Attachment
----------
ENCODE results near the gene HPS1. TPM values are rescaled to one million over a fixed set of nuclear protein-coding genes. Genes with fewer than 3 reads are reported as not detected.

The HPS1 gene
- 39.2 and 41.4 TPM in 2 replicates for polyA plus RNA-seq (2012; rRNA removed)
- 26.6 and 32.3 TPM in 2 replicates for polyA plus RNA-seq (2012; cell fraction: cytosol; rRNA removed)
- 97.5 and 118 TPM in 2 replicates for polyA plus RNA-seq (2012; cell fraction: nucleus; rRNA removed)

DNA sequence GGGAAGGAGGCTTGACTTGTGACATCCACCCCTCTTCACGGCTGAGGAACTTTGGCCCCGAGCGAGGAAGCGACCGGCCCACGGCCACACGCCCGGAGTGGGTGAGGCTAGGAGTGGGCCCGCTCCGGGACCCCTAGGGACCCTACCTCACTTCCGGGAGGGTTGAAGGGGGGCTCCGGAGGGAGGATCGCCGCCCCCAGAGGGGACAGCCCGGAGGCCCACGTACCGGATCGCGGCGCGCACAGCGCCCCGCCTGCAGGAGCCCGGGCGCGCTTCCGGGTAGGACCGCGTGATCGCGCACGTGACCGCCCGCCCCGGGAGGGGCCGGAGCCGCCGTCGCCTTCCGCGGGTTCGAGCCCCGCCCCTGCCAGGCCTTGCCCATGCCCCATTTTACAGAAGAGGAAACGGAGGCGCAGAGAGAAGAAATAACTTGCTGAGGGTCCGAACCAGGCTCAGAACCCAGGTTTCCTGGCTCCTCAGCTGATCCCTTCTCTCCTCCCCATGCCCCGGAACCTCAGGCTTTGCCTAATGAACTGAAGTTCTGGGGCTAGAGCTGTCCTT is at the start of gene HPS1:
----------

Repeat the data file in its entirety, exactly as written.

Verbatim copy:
ENCODE results near the gene HPS1. TPM values are rescaled to one million over a fixed set of nuclear protein-coding genes. Genes with fewer than 3 reads are reported as not detected.

The HPS1 gene
- 39.2 and 41.4 TPM in 2 replicates for polyA plus RNA-seq (2012; rRNA removed)
- 26.6 and 32.3 TPM in 2 replicates for polyA plus RNA-seq (2012; cell fraction: cytosol; rRNA removed)
- 97.5 and 118 TPM in 2 replicates for polyA plus RNA-seq (2012; cell fraction: nucleus; rRNA removed)

DNA sequence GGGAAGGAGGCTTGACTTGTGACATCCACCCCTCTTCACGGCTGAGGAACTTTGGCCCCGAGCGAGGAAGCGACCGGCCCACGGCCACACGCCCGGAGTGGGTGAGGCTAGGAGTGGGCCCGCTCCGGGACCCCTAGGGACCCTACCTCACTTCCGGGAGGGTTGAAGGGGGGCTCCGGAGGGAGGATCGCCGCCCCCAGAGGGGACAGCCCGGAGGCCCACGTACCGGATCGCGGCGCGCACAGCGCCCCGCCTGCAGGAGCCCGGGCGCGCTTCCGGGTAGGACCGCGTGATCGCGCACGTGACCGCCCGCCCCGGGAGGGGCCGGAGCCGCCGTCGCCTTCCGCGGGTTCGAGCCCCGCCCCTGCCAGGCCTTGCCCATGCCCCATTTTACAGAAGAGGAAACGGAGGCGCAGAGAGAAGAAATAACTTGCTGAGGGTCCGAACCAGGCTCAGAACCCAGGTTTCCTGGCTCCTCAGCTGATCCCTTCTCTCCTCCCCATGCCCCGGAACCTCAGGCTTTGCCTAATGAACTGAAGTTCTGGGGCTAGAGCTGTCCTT is at the start of gene HPS1: